Many first-time home buyers have one obstacle in common when purchasing a home, and that’s the down payment. The majority of home loans in 2023 require a 5%, 10%, and even 20% down payment in some cases.
Thankfully there are still a few mortgage programs available that permit 100% financing. USDA Rural Housing 502 Guaranteed loans are government backed by the United States Department of Agriculture & Rural Housing and provide a number of homeownership opportunities for qualified buyers with no down payment needed.
How Do USDA Loans Work?
The USDA loan is a 100% home loan meant to expand homeownership opportunities in rural and semi-rural areas. This is why it’s also called the “Rural Development” or “Rural Housing” loan.
The most common USDA loan available is the 502 Guaranteed program. USDA provides this “Guarantee” to lenders and banks that offer the program in the event a mortgage goes into default. A common misconception is the program is only reserved for first-time home buyers, not true. USDA loans are available to any qualified and eligible home buyer whether it’s your first home or fifth.
Qualifying for a USDA loan is simple and very similar to FHA, VA, and Conventional loans. The program is a full documentation loan that requires income and asset verification. The program has credit standards, and debt-to-income ratio limits similar to other mortgage programs. The key difference with USDA is the two eligibility requirements below.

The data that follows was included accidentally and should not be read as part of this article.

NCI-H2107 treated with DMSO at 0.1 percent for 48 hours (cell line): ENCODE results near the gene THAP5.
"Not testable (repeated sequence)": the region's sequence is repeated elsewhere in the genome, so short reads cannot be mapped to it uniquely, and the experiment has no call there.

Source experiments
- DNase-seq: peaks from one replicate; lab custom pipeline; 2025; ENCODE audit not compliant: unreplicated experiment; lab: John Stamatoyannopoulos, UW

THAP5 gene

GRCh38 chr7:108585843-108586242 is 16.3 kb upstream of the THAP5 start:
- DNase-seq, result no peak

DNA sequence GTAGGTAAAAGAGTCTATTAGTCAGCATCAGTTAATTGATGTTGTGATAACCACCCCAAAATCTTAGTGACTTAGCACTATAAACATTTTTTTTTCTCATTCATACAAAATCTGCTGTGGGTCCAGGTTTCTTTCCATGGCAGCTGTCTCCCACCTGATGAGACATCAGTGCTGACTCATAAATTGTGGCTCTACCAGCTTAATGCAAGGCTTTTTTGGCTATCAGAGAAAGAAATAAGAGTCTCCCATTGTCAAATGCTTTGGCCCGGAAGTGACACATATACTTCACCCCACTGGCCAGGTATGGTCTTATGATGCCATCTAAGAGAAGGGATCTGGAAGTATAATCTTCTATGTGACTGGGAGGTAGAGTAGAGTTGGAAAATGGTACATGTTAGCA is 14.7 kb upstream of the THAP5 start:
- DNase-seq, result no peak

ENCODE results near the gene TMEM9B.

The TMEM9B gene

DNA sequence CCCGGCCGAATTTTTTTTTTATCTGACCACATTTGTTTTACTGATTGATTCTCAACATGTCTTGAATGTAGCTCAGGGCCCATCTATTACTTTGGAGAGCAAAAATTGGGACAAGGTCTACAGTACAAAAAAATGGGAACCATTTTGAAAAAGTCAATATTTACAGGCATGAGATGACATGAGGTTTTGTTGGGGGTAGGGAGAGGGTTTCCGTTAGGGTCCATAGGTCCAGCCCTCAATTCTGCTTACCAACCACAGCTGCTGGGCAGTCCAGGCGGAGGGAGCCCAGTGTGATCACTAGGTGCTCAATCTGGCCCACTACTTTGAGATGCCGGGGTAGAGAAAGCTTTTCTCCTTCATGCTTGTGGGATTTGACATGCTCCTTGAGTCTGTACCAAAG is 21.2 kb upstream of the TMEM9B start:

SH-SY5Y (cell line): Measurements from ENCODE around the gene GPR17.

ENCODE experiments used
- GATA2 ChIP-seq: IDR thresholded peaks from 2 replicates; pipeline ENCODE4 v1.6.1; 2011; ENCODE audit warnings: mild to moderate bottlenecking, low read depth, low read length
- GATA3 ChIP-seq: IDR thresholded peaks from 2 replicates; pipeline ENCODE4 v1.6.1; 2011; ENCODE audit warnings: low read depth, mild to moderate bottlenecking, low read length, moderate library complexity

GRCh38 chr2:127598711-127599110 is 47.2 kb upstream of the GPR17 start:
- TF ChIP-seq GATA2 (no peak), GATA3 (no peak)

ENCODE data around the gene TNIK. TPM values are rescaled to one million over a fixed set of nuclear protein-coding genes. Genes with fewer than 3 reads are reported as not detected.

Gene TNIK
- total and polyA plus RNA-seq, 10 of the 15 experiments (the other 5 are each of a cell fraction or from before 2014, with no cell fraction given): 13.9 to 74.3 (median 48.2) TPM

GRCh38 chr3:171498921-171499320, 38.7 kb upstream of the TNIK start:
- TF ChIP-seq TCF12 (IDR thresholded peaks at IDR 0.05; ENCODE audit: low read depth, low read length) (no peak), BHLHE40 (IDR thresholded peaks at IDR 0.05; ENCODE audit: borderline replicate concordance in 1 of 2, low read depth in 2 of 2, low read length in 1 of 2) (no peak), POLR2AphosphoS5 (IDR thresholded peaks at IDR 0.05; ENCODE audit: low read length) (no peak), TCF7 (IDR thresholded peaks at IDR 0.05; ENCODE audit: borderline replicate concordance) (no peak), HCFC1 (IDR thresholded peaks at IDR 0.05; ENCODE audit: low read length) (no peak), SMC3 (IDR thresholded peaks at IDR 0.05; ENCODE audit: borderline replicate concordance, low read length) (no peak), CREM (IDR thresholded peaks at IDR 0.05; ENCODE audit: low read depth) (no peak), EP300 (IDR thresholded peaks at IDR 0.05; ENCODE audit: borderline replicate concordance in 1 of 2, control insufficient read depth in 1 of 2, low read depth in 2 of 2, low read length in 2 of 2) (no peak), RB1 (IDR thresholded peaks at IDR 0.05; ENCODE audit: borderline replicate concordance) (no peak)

USDA Eligibility Requirments:
2023 USDA Income Limits:
Keep in mind that USDA loan qualifying and loan eligibility are two different things. Let’s talk first about the two core eligibility requirements. The program is designed to provide low and moderate-income households with homeownership opportunities. With that, USDA requires the household gross income to not exceed the limits in place per county or MSA. Households can make 115% of the area’s median income
The standard income limit is $103,500 annually for a 1-4 member household and $136,600 for a household of 5-8 members. These limits apply to most locations around the U.S. However, greater income limits are in place for designated “high-cost” locations in metros like DC, Nashville, Naples FL, and many counties in California, Colorado, New York, etc.
|Area||1-4 member household income limit 2023||5-8 member household income limit 2023|
It’s important to remember that buyers must include all income from anyone who lives in the household, even if they are not listed on the mortgage application. Some examples of extra income could be:
- Elderly household members with social security income
- A working teenager age 18 or older
- Side business or contractor work.
Buyers can check their income eligibility by using the online USDA income calculator. This tool will calculate your household income based on the county and the number of household members. In addition to calculating income, the online tool with help with approved income deductions if your income is close to the limit, some are listed below.
- Elderly members in the households
- Dependents living in the home
- Childcare expenses for children under 12
- Household members with disabilities
- Approved medical expenses
If you think your income is too high, the deductions listed above could bring it below the set cap. If you need assistance please call us anytime, or just submit the Quick Contact Form on this page.
USDA Eligibility Map, Approved Homes:
The second factor when determining eligibility is the physical location of the property. As the name suggests, USDA is for Rural Development. But don’t let the word “rural” fool you, as many outlying suburban locations that would not seem rural in nature are in fact qualified locations. The seller of the home, whether it’s a private seller, listing by a local real estate company, bank listing, etc, is not important. Again, the actual location of the house is the primary concern.